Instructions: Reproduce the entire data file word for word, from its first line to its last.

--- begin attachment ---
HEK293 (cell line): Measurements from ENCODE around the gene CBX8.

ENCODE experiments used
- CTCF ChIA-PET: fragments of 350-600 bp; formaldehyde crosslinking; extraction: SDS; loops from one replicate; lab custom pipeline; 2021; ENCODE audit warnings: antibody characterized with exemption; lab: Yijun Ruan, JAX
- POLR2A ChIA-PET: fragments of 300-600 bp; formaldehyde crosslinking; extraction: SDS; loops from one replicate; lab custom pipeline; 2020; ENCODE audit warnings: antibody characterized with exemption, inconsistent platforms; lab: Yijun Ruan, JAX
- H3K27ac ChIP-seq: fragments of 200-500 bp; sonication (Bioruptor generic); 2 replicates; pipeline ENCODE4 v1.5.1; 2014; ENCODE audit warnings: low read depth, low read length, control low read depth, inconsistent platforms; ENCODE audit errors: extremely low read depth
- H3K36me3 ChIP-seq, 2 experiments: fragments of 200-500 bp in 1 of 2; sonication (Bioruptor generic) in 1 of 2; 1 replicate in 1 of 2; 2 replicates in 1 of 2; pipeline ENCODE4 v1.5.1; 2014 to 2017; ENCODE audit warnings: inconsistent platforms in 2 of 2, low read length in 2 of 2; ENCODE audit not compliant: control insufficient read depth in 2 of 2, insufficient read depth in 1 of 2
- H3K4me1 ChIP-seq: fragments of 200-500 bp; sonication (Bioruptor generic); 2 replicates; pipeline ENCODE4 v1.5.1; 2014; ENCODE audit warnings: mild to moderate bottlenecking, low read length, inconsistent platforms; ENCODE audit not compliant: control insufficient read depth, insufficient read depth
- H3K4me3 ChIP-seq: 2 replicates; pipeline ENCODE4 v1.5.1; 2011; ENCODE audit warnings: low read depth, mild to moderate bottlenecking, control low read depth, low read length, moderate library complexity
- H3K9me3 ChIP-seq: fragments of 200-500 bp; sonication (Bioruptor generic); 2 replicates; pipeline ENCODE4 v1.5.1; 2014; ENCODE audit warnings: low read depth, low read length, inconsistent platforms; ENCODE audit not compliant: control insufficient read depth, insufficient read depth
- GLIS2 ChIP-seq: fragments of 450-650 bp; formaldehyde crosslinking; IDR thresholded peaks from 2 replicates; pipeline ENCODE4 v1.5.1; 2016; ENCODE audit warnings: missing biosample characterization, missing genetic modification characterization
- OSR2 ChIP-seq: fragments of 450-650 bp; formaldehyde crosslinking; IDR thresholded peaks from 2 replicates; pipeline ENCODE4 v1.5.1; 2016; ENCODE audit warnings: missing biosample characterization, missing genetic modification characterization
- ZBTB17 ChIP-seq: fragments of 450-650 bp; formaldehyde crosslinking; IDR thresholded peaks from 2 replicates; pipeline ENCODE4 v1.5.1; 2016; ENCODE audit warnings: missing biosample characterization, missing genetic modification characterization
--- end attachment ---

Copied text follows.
HEK293 (cell line): Measurements from ENCODE around the gene CBX8.

ENCODE experiments used
- CTCF ChIA-PET: fragments of 350-600 bp; formaldehyde crosslinking; extraction: SDS; loops from one replicate; lab custom pipeline; 2021; ENCODE audit warnings: antibody characterized with exemption; lab: Yijun Ruan, JAX
- POLR2A ChIA-PET: fragments of 300-600 bp; formaldehyde crosslinking; extraction: SDS; loops from one replicate; lab custom pipeline; 2020; ENCODE audit warnings: antibody characterized with exemption, inconsistent platforms; lab: Yijun Ruan, JAX
- H3K27ac ChIP-seq: fragments of 200-500 bp; sonication (Bioruptor generic); 2 replicates; pipeline ENCODE4 v1.5.1; 2014; ENCODE audit warnings: low read depth, low read length, control low read depth, inconsistent platforms; ENCODE audit errors: extremely low read depth
- H3K36me3 ChIP-seq, 2 experiments: fragments of 200-500 bp in 1 of 2; sonication (Bioruptor generic) in 1 of 2; 1 replicate in 1 of 2; 2 replicates in 1 of 2; pipeline ENCODE4 v1.5.1; 2014 to 2017; ENCODE audit warnings: inconsistent platforms in 2 of 2, low read length in 2 of 2; ENCODE audit not compliant: control insufficient read depth in 2 of 2, insufficient read depth in 1 of 2
- H3K4me1 ChIP-seq: fragments of 200-500 bp; sonication (Bioruptor generic); 2 replicates; pipeline ENCODE4 v1.5.1; 2014; ENCODE audit warnings: mild to moderate bottlenecking, low read length, inconsistent platforms; ENCODE audit not compliant: control insufficient read depth, insufficient read depth
- H3K4me3 ChIP-seq: 2 replicates; pipeline ENCODE4 v1.5.1; 2011; ENCODE audit warnings: low read depth, mild to moderate bottlenecking, control low read depth, low read length, moderate library complexity
- H3K9me3 ChIP-seq: fragments of 200-500 bp; sonication (Bioruptor generic); 2 replicates; pipeline ENCODE4 v1.5.1; 2014; ENCODE audit warnings: low read depth, low read length, inconsistent platforms; ENCODE audit not compliant: control insufficient read depth, insufficient read depth
- GLIS2 ChIP-seq: fragments of 450-650 bp; formaldehyde crosslinking; IDR thresholded peaks from 2 replicates; pipeline ENCODE4 v1.5.1; 2016; ENCODE audit warnings: missing biosample characterization, missing genetic modification characterization
- OSR2 ChIP-seq: fragments of 450-650 bp; formaldehyde crosslinking; IDR thresholded peaks from 2 replicates; pipeline ENCODE4 v1.5.1; 2016; ENCODE audit warnings: missing biosample characterization, missing genetic modification characterization
- ZBTB17 ChIP-seq: fragments of 450-650 bp; formaldehyde crosslinking; IDR thresholded peaks from 2 replicates; pipeline ENCODE4 v1.5.1; 2016; ENCODE audit warnings: missing biosample characterization, missing genetic modification characterization